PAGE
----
Tuesday, June 21, 2011

Faceitudelines


Angular, Rectangular, Perpendicular, Particular

Mumbles creeps me out. His beats just have a sense of urgency and anxiety. I think the lead song off this 12" demonstrates that quintessentially. That sinister, repetitive loop with the hissing cymbals, and the crowded, downward melodic progression, like the player is running out of time. "The Guidelines 94" doesn't give much respite from this vibe: the truncated bass line without resolution creates again a sense of loping, ominous urgency. As a producer, Mumbles was the perfect choice to compliment Acey at this time, as the emcee was growing out of the loose-tongued freestyler he was known for to become a mature poet and social commentator. His second solo record, completely produced by Mumbles, showed a more experimental, angrier, more articulate and soberer side of the artist only hinted at previously. Ultimately this was only a phase for Acey, but it was truly a memorable one.
The non-album track "Fortitude" is produced by Punish, and presents a much different vibe from the first two tracks. It's peaceful and quiet - it doesn't concern itself with exposing the dark underbelly of existence like "Faces" does - and it's a great end to this 12", as it gives the listener a welcome resolution to all of Mumble's nervousness and doom. This 12" is actually quite self-contained and complete on its own - it's good listening when you want to feel a little creeping dread.

Losdangerous


Way Up To The Last Days, They'll Still Be Rappin

Something must have clicked when Mikah 9, Stract Rude, and Acey De Uno joined forces on All Balls' sick track "Knownots". It has to be my favorite track on a record full of favorite tracks, and this official debut by the trio now known as Haiku D'Etat did not disappoint in the least. It's evident they put their all into this record; and the same can be said for their debut album as well. This EP from '97 just whetted my appetite for that full length - I remember sitting at home on dial-up waiting for the lousy-ass quality mp3 song snippets to load enough to stream, and then listening to them again and again. It was a great, great feeling when I finally got my hands on a physical copy of this.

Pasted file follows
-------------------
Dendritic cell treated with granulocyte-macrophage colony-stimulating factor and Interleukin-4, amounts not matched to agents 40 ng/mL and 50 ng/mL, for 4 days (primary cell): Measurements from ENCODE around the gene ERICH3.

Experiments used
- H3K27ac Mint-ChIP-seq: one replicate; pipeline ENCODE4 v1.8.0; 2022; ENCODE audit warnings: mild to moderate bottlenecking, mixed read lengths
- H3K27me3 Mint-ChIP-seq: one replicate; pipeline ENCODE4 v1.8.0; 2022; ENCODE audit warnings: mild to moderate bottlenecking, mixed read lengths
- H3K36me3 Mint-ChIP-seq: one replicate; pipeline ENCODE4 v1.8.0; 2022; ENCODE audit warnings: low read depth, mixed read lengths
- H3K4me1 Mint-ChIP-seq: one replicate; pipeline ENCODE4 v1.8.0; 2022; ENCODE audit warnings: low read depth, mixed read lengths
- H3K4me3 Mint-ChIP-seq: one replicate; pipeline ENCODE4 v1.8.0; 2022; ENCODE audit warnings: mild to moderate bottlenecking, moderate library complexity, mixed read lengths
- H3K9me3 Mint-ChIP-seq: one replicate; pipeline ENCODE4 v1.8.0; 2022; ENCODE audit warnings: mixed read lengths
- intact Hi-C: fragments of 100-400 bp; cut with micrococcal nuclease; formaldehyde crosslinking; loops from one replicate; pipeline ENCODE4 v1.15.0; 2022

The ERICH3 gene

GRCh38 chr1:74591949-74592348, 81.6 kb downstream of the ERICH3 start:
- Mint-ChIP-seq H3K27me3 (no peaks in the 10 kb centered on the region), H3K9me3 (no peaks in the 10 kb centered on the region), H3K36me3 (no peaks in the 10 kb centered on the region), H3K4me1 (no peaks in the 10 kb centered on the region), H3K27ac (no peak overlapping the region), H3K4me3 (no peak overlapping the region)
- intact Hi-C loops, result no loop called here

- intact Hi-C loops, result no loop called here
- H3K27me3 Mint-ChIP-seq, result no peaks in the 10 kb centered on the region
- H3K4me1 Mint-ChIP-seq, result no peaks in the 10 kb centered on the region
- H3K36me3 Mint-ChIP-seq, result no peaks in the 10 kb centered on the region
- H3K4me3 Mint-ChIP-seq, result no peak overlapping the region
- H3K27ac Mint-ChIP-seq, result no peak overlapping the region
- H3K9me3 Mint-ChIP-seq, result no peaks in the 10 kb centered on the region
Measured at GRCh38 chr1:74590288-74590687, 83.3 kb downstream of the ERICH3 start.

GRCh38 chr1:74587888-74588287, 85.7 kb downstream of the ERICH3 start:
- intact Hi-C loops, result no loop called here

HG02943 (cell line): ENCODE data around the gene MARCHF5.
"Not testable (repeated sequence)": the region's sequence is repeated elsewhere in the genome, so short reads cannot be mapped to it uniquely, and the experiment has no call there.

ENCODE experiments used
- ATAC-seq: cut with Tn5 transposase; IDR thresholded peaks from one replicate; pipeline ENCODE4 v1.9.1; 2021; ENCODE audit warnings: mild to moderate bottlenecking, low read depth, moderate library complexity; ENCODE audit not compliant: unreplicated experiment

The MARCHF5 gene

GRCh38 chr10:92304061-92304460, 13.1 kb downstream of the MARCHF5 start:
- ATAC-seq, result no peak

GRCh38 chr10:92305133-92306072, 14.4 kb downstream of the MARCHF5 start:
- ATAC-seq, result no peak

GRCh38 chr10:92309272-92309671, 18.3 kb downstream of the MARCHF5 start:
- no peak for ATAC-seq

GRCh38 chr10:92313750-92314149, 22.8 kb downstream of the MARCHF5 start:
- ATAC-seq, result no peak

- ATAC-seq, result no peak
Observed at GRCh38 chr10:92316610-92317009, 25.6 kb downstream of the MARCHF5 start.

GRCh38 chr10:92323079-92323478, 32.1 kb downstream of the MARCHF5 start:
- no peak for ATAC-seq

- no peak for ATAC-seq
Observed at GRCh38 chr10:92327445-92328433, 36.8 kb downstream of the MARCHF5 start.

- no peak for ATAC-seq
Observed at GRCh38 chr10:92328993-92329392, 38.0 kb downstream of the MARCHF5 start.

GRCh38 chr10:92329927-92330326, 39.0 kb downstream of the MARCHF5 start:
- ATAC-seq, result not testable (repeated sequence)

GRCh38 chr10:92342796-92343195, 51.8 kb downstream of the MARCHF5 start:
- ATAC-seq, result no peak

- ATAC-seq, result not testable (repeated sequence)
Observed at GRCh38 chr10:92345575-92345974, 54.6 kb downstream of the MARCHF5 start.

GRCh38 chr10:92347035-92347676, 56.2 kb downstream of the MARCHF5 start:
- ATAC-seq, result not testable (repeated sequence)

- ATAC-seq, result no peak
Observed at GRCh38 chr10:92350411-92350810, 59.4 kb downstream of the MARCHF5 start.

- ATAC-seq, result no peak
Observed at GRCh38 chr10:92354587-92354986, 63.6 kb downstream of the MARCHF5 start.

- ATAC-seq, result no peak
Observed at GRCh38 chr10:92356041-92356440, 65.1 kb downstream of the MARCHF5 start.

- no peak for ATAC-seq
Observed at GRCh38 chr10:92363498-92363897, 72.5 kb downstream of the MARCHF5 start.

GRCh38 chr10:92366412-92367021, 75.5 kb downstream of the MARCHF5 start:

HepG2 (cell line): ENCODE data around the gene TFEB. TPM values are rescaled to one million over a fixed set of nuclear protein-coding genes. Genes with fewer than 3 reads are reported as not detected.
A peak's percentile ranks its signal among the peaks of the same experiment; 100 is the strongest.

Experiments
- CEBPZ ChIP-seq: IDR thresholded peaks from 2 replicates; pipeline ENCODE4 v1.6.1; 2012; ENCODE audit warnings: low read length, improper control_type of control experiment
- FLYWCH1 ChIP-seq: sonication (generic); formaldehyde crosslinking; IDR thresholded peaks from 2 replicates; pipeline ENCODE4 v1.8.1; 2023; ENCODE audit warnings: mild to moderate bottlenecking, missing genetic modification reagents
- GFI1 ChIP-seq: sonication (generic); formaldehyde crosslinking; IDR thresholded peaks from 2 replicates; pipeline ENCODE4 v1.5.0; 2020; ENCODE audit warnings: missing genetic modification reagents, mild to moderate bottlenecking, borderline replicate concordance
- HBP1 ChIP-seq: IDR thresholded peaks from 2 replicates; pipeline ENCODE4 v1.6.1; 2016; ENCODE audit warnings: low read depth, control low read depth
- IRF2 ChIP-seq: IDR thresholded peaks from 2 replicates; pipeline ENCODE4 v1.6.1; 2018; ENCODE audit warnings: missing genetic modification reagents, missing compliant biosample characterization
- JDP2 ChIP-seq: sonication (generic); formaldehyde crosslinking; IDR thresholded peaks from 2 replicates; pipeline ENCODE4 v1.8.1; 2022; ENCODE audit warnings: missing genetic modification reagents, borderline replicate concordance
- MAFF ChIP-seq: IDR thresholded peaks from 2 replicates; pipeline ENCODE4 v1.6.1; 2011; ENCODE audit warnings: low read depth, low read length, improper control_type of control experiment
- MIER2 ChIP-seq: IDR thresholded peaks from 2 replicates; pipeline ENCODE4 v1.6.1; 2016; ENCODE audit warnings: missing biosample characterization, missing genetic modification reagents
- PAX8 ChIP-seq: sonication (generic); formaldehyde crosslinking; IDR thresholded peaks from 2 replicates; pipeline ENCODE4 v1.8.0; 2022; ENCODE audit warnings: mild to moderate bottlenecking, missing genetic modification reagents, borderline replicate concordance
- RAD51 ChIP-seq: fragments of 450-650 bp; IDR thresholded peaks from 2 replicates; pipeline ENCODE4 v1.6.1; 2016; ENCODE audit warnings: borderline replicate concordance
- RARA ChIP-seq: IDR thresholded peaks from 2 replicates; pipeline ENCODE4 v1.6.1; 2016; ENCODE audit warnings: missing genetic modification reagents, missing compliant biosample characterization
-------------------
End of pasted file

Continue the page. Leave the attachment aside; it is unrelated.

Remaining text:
"Los Dangerous" is presented here in its vocal and groovy instrumental forms, "Still Rappin" is given a spot, and the exclusive extended version of "Kaya" (featuring P.E.A.C.E.) is present as well. It's definitely a high-water mark in the LA underground, and pointed the way towards future greatness.

Monday, June 20, 2011

A-Team on Wax: 2XLP


Trust Me, It's Just Better This Way

Here's the vinyl version of this classic album by Face One and A. Baracus Foo'. A few notable differences between the double vinyl and the cd release: All the tracks from the cd are presented here in their clean versions (for those with sensitive ears); "Feet Upon Da Table" from the "Mic Check" 12" is included as a bonus track, and the og version of "Gonna Wanna Spin It" is included as an unlisted track. I have no idea why those two tracks were left off of the cd, since they're both f___ing ill. See? clean versions here, folks.

Rally Round The Home Team


Champion Sound

Here is the 12" off of Acey the Faceman and A.B. Baracus' debut album from 2000. Side A presents the clean, instrumental and acapella tracks, while side B has the clean, instrumental and album cuts. No remixes or exclusive songs unfortunately, but with production by DJ D and Fat Jack behind these two cats, it's a great release just as it is.

Thursday, June 16, 2011

Request... A.A.A.


Sucks To Your Asmar

In answer to a request, I tracked down this early EP by the far-out beatman and sometimes-producer for Circus and the Shape Shifters. The three instrumental songs presented here are wildly creative, moody, and infectious. I listened to them over and over and over again last night. Slow, nocturnal beats, vintage vocal snippets, eerie effects, something that sounds like an autoharp - it all coalesces to form a distinct, mature voice apart from the legions of faceless, cookie cutter ProTool robots out there. For comparison's sake, his vibe sometimes reflects that of Nobody, Dynomite D, Grantby, or Frane - good company as far as I'm concerned.